Id. at *6.

U.S. District Judge Robert C. Chambers rejected the lender’s argument that depriving it of its security interest would create an unearned windfall for unsecured creditors. He noted that the lender’s contention hinged on the bankruptcy court’s decision in Laurel Hill, where the court found that “payments at the expense of secured creditors rather than at the expense of the estate, do not support an equities of the case award to the unsecured creditors.”

According to Judge Chambers, Laurel Hill is distinguishable. In that case, he explained, the assets in question were encumbered by the very creditors who sought payment pursuant to their security interest, leading the court to conclude that the equities of the case exception could not be applied to deprive the secured creditors access to the sale proceeds, because “[t]he costs of the alleged enhancement thus were paid from encumbered funds and not from unencumbered funds of the estate.” By contrast, Judge Chambers noted, in this case, estate assets sold to create the BJMS settlement proceeds were encumbered by a different creditor (Riverstone) that released its lien and never claimed any right to the residual proceeds. Id. at *7.

In addition, Judge Chambers explained, even if the lender had a security interest in the proceeds generated by the BJMS coal agreement, it did not have a security interest in Blackjewel’s coal, which it converted into inventory and then into accounts, and, in doing so, depleted estate assets that would otherwise be available to pay unsecured creditors. Moreover, although those assets may have been encumbered by a different secured creditor at the time they were converted into inventory, they were released from that encumbrance when the BJMS settlement became effective.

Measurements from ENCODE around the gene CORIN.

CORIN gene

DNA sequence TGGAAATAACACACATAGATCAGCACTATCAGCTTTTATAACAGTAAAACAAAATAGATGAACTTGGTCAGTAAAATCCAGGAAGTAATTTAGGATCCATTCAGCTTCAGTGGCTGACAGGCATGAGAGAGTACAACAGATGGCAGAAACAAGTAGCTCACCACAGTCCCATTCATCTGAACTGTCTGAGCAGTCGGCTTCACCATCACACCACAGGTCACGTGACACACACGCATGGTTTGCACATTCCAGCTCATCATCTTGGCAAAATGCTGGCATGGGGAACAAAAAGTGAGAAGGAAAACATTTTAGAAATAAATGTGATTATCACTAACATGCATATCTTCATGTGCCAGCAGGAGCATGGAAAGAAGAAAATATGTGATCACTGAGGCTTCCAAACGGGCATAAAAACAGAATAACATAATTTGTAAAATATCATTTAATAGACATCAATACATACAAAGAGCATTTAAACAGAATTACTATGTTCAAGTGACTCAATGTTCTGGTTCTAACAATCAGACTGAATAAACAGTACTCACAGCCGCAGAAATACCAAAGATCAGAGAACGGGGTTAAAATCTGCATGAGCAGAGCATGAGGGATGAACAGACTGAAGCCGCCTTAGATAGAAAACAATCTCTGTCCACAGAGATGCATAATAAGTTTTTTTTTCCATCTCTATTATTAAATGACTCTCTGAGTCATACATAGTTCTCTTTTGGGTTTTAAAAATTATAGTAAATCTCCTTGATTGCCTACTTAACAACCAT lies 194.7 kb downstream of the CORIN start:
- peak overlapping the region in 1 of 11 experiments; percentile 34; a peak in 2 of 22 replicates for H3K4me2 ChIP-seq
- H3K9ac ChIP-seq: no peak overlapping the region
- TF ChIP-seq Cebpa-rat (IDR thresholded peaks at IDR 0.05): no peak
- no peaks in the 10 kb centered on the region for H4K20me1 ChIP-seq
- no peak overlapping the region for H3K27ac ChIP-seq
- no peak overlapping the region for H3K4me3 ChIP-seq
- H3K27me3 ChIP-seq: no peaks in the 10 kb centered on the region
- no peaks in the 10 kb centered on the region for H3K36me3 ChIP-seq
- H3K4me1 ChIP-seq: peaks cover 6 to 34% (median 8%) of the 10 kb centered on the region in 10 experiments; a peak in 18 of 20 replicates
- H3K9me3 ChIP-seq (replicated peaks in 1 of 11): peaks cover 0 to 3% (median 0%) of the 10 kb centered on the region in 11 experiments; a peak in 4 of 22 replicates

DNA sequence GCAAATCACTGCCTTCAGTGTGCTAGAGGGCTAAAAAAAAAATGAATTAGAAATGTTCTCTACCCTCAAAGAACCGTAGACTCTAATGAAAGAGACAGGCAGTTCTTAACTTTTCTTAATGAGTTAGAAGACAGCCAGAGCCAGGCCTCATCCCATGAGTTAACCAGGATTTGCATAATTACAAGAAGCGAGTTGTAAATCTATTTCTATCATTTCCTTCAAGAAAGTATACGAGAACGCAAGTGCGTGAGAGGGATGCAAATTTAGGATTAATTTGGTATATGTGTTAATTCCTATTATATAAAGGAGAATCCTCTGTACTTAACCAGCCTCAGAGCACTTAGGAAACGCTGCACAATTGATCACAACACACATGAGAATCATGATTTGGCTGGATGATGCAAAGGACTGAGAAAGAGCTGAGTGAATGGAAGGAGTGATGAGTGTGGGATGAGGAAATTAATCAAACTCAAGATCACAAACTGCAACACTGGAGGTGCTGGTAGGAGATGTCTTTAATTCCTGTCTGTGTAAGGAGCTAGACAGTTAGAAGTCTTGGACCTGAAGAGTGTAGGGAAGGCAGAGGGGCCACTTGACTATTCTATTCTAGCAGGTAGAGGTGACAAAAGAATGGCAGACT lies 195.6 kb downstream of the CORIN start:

The district court accordingly ruled that the bankruptcy court did not abuse its discretion in concluding that it would be inequitable for the lender alone to reap the benefits of the residual proceeds from the BJMS settlement.

Outlook

Blackjewel does not break any new ground on section 552 and the “equities of the case” exception. Even so, the ruling is a reminder to secured creditors that a bankruptcy court has broad discretion to disallow liens on postpetition proceeds, products, offspring, or profits based on the equities of the case. It also reinforces the importance of careful drafting of security agreements and financing statements to identify collateral clearly.

The lender appealed the district court’s ruling to the U.S. Court of Appeals for the Fourth Circuit, which will have another opportunity to weigh in on the equities of the case exception in section 552(b).

Share.

About Author

Comments are closed.